Lama Foundation

Taos, New Mexico, USA
An oasis in the cold high and dry
An oasis in the cold high and dry

environment of Lama Foundation. here 3 Peachs, Hops, Grapes, herbs, and flowers grow in a protected microclimate of the building,

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Aerial view of the central community area and gardens
Aerial view of the central community area and gardens
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Another view of older water catchments tieing in with lower large ones.
Another view of older water catchments tieing in with lower large ones.
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Basic broadscale water harvest structures
Basic broadscale water harvest structures

placed by Rico with later detailing and water storage tank added by Rico's student who took on this work after Rico left.

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Current Vegetable production
Current Vegetable production

in the Garden that Rico created 15 years ago.

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Plum and Cherry hedge
Plum and Cherry hedge

between sitting area with herb garden and production vegetable beds (behind hedge). When photo was taken recently there had not been anyone caring for the landscape around the vegetables.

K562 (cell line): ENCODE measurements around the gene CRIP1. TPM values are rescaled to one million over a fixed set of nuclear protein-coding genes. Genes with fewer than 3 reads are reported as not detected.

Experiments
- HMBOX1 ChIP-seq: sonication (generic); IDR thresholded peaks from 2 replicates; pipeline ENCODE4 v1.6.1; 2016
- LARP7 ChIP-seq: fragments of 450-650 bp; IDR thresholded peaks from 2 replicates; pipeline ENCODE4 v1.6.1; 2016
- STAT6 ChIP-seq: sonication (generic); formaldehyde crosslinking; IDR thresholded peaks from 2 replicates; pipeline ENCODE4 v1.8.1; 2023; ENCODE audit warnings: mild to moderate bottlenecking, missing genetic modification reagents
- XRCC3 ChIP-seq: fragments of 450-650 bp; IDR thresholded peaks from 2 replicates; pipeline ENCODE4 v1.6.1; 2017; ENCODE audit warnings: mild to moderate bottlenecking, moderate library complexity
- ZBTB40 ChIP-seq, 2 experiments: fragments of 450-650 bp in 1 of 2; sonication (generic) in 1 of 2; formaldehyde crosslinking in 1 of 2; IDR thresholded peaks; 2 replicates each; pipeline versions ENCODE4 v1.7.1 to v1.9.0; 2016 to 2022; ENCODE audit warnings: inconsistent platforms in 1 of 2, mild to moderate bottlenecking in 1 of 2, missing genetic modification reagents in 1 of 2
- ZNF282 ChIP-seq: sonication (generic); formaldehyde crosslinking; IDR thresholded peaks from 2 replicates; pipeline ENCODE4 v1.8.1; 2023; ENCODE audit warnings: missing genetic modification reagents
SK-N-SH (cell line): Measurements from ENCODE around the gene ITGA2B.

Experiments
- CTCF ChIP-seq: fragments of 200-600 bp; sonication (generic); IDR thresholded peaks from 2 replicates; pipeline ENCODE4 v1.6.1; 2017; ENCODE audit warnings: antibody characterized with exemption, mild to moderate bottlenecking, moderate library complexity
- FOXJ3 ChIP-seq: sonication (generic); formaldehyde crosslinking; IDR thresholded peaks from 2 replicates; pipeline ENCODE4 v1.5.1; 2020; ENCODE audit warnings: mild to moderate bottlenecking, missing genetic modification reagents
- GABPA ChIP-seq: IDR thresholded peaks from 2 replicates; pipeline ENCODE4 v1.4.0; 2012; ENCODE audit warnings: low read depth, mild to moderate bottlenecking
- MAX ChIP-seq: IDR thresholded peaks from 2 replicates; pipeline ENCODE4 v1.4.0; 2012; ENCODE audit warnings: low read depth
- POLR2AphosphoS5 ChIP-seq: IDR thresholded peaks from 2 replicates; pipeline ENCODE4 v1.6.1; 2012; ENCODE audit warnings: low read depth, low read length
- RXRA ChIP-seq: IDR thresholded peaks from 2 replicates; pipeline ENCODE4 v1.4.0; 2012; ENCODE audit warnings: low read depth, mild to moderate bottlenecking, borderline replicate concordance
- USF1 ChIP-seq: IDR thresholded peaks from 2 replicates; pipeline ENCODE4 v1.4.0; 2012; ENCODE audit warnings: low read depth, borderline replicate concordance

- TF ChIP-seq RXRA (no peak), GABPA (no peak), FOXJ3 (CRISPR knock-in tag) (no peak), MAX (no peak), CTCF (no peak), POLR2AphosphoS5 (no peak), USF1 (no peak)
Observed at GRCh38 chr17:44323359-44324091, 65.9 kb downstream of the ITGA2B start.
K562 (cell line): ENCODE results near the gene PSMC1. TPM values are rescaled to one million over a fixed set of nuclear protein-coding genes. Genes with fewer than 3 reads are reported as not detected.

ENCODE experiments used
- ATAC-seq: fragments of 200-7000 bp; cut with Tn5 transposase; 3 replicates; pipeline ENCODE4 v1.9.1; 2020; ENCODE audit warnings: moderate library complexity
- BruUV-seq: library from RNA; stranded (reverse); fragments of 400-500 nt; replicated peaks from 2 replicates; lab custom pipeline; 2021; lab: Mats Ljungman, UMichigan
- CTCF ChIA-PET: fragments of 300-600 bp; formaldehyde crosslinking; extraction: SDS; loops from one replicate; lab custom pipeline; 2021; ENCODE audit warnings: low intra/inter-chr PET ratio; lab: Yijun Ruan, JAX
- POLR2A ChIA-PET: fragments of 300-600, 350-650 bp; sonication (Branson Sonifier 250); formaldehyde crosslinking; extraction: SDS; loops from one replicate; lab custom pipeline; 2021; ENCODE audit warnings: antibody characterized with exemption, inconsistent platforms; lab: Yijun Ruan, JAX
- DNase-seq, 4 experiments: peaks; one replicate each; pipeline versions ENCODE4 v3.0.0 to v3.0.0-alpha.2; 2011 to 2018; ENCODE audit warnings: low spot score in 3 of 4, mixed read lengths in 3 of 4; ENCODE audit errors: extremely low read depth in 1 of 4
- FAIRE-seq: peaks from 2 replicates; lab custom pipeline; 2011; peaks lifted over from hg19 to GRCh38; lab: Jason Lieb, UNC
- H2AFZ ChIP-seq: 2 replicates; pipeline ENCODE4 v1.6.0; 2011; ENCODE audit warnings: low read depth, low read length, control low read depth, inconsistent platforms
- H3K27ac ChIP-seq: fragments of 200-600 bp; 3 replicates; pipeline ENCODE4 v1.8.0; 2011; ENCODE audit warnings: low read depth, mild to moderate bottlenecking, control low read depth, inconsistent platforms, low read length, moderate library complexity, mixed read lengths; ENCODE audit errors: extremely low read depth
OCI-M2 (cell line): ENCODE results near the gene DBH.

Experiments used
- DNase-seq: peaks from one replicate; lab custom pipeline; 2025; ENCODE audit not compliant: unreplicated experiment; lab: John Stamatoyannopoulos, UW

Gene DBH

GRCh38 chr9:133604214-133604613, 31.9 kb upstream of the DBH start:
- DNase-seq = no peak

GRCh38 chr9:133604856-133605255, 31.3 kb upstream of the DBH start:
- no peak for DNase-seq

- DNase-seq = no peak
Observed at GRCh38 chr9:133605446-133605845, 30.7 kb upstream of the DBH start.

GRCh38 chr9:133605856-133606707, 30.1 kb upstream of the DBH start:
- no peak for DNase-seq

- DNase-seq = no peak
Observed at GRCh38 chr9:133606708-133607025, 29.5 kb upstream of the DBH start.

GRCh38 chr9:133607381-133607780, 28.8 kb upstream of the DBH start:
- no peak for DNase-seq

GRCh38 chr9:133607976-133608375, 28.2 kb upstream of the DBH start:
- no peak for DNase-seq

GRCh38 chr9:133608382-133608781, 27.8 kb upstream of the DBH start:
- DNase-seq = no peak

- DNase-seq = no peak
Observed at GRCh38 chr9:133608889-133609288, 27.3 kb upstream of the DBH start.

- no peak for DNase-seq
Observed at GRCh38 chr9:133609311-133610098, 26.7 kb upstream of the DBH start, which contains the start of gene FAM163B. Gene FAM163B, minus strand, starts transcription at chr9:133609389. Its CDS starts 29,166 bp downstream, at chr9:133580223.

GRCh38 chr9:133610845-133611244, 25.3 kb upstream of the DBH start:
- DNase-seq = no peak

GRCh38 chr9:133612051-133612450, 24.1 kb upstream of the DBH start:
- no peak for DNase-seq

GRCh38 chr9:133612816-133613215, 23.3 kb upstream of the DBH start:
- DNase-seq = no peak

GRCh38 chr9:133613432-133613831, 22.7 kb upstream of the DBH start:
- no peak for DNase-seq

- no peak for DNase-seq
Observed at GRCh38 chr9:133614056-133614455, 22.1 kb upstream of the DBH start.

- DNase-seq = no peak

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The Lama Foundation is an Intentional community in the rugged mountains north of Taos New Mexico. Over 2600 meters (8600’) in altitude, it is a high, dry, and cold climate. Water comes from a spring, supplemented with rain harvesting. Lama is off the grid, producing all of its electricity. 

 

Challenge:

In spring of 1996 a devastating wildfire burned 95% of the surface vegetation and destroyed 23 of 27 structures on site.

 

Solutions:

PDI team worked with the Llama Foundation to create the Permaculture design for the restoration of the land. This included designing and installing food production systems, siting and integrating structures, installing new trails and roads while closing and reclaiming others, developing campsites and facilities, and continuing the ongoing habitat restoration processes.

This process included managing and integrating a continuous stream of volunteers, to turn a burnt and depleted landscape into a lush and productive home for the Lama community. The process of systems design and rebuilding took place over 10 years.

 

Project Lead: Rico Zook